That Swedes, Norwegians and Danes are regarded as belonging to 'the white race' hasn´t always been the case. A couple of hundred years ago, when the idea of 'race' entered the discussion about human beings, Nordic people often ended up outside of the category 'white', yet later often came to embody and be the projection surface for an ideal type of pure white people. The historical trends and shifts regarding a today thoroughly refuted concept of race is at the center of a special issue of Scandinavian Studies (2:2017) on 'Nordic Whiteness' edited by the assistant professors Catrin Lundström, REMESO, LiU, and Benjamin R. Teitelbaum, University of Colorado Boulder.
The issue have gathered articles from a group of scholars who have studied, empirically, different notions about 'Nordic whiteness', i.e. how the Nordic relates to whiteness and how ideas on this topic have changed over time, but also in relation to place and ideological context.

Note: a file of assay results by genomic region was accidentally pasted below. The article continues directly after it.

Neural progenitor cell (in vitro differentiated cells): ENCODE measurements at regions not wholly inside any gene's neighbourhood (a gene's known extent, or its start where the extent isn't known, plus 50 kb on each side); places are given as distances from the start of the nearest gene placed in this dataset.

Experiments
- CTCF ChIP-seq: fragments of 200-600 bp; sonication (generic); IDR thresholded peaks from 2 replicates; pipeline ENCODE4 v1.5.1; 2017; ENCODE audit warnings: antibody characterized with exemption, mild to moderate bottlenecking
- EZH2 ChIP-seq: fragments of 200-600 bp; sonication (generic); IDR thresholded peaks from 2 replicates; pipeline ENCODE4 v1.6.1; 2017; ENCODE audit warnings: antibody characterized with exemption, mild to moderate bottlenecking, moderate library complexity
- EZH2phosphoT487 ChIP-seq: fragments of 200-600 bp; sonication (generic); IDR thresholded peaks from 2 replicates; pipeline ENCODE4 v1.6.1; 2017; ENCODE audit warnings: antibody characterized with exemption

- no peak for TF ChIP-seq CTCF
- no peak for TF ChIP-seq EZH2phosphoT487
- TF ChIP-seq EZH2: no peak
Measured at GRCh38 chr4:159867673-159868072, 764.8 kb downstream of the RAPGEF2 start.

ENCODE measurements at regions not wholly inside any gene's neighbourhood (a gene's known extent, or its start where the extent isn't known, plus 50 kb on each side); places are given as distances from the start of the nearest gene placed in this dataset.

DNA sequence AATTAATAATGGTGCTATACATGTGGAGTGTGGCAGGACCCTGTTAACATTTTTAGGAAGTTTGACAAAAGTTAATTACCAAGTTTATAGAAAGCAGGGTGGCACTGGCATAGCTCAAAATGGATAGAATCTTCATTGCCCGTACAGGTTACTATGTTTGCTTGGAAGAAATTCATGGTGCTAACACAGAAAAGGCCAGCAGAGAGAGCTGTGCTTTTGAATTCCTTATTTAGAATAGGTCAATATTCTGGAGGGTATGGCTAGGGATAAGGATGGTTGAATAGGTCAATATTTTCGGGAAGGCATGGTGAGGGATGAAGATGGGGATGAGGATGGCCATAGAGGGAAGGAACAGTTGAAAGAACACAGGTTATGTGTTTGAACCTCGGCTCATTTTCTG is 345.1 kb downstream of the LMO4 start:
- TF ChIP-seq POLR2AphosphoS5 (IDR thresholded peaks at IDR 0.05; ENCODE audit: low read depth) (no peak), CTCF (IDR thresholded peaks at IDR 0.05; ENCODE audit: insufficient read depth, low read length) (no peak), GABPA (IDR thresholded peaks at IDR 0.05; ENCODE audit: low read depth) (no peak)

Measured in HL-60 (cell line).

The quote in the headline above comes from a letter written by a Minnesota lumberjack in 1901 who tells about his encounter with "stinking" Swedish immigrants. The editors highlight this and the rest of this lumberjack´s story makes it abundantly clear that at that time Swedes were regarded as a lower 'race', quite distinct from white anglosaxons. This image and viewpoint, thus stands in stark contrast to other images and notions of the connection between the Nordic and whiteness, which is also brought up in the issue.
The historical fluidity in terms of what 'white' signifies, is coupled with texts that look at ideas about whiteness today, linked to racist political organisations nostalgic white idealisation. Other texts discuss the notion of whiteness in relation to media and literatur, and how the concept is something most people have to relate to, if you are for example an immigrant or adopted in any of the Nordic countries.
Catrin Lundström sums up the key elements at stake in their thematic issue:
- By and large, the articles in this issue of Scandinavian Studies show how whiteness is a changing, floating and evasive concept, yet very active and living both for those that are not included in the category it creates and those that pursue political mobilisation with it as a guiding principle. We show that whiteness is contextually and historically shifting and that Nordic whiteness have a specific position in the discussion and the images and fantasies of whiteness and races.
Read more about this special issue of Scandinavian Studies